Henry Pepys

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Styles of
Henry Pepys
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Reference styleThe Right Reverend
Spoken styleMy Lord
Religious styleBishop

Henry Pepys (18 April 1783 – 13 November 1860) was the Church of England Bishop of Worcester in 1841–60. He gave generously to the Three Choirs Festival, held in Worcester every third year.


Pepys /pɛpɪs/[n 1] was born in Wimpole Street, London, the son of Sir William Weller Pepys (1740/41–1825), a master in Chancery, descended from John Pepys, of Cottenham, Cambridgeshire, the great-uncle of Samuel Pepys the diarist.[1] He was the younger brother of Charles Christopher Pepys, 1st Earl of Cottenham. He was educated at Trinity College, Cambridge, graduating BA in 1804, and then migrated as a fellow to St. John's College, Cambridge, proceeding to MA in 1807, BD in 1814, and DD in 1840.[2]

Pepys was rector of Aspenden, Hertfordshire, from 12 June 1818 to 28 April 1827, and held with it the college living of Moreton, Essex from 16 August 1822 until 1840. On 3 February 1826 he was appointed a prebendary of Wells, and on 31 March 1827 rector of Westmill, Hertfordshire. On the recommendation of Viscount Melbourne he was elevated to become Bishop of Sodor and Man on 27 January 1840, consecrated at Whitehall on 1 March, and arrived at Douglas, Isle of Man on 27 April. He was installed at St Mary's, Castletown, on 8 May. However, he left the island on 4 May 1841, on his translation to the see of Worcester.

In politics he was a Liberal; in the House of Lords he voted in favour of the chief Liberal measures where he spoke twice. His speeches were on ecclesiastical questions of small importance. Personally he was very popular, and was conscientious in the discharge of his diocesan duties. He was a generous patron of the triennial Three Choirs Festival. He died at Hartlebury Castle, Stourport, Worcestershire, on 13 November 1860.

Pepys married, on 27 January 1824, Maria Sullivan, third daughter of Rt Hon. John Sullivan, commissioner of the Board of Control. She died on 17 June 1885, in her 90th year. Four of their children lived to adulthood:

  • Philip Henry Pepys (1824–1886), registrar of the London court of bankruptcy, who married Louisa Eleanor Anne Disbrowe.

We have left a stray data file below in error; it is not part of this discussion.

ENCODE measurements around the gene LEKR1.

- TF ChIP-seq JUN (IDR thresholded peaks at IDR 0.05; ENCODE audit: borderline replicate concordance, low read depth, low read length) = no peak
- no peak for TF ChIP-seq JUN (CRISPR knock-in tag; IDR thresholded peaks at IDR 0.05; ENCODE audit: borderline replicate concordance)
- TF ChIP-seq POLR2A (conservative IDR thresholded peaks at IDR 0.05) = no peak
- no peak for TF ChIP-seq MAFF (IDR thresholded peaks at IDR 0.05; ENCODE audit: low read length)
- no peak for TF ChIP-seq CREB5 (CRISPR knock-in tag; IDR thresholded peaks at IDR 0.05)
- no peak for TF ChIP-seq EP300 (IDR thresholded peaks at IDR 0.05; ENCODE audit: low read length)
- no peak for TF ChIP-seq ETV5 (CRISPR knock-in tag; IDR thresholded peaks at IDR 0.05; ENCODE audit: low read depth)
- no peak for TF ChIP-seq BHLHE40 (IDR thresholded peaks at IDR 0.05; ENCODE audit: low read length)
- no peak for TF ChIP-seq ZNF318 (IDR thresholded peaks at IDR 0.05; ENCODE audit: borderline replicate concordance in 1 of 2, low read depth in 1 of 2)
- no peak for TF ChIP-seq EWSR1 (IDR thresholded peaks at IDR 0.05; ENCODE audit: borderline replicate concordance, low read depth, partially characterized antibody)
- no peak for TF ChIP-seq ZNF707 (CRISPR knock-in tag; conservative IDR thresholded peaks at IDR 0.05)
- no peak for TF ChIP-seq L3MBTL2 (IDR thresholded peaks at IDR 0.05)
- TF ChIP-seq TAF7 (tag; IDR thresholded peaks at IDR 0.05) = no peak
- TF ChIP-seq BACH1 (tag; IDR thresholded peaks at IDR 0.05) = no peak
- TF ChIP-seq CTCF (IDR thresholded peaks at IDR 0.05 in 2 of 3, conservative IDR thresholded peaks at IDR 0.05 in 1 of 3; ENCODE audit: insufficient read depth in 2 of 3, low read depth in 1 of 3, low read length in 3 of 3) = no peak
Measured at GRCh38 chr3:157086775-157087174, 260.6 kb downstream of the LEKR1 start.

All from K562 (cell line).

• Maria Louisa Pepys (born 1827), who married Rev. Edward Winnington-Ingram (1814–1891), rector of Stanford-on-Teme; her son was Arthur Winnington-Ingram, a future bishop of London.
  • Herbert George Pepys (1830–1918), honorary canon of Worcester, who married Louisa Harriet Isaac.
  • Emily Pepys (1833–1877), a child diarist, who married Rev. Hon. William Henry Lyttelton.[3]

He died aged 77 and is buried at Hartlebury churchyard, where four other bishops of Worcester are buried.[4]


  • The Remains of the late Viscount Royston, with a Memoir of his Life (London, 1838)
  • Six charges (to the clergy or to ordinands of the diocese)
  • Two single sermons

Notes and references[edit]

  1. ^ Joyce Hemlow, ed.: The Journals and Letters of Fanny Burney (Madame d'Arblay). IV (West Humble 1797–1801) (London: OUP, 1973), pp. 180–81; Pepys family tree. In: The Journal of Emily..., p. 11.
  2. ^ "Pepys, Henry (PPS800H)". A Cambridge Alumni Database. University of Cambridge.
  3. ^ Pepys family tree...
  4. ^ http://www.waymarking.com/waymarks/WMTCMF_Churchyard_St_James_Church_Hartlebury_Worcestershire_England
  1. ^ Pronounced "peppis", not "peeps" in this branch of the family. Gillian Avery: Introduction. In: The Journal of Emily Pepys (London: Prospect Books, 1984. ISBN 0-907325-24-6), p. 11.

External links[edit]

Church of England titles
Preceded by
James Bowstead
Bishop of Sodor and Man
Succeeded by
Thomas Vowler Short
Preceded by
Robert James Carr
Bishop of Worcester
Succeeded by
Henry Philpott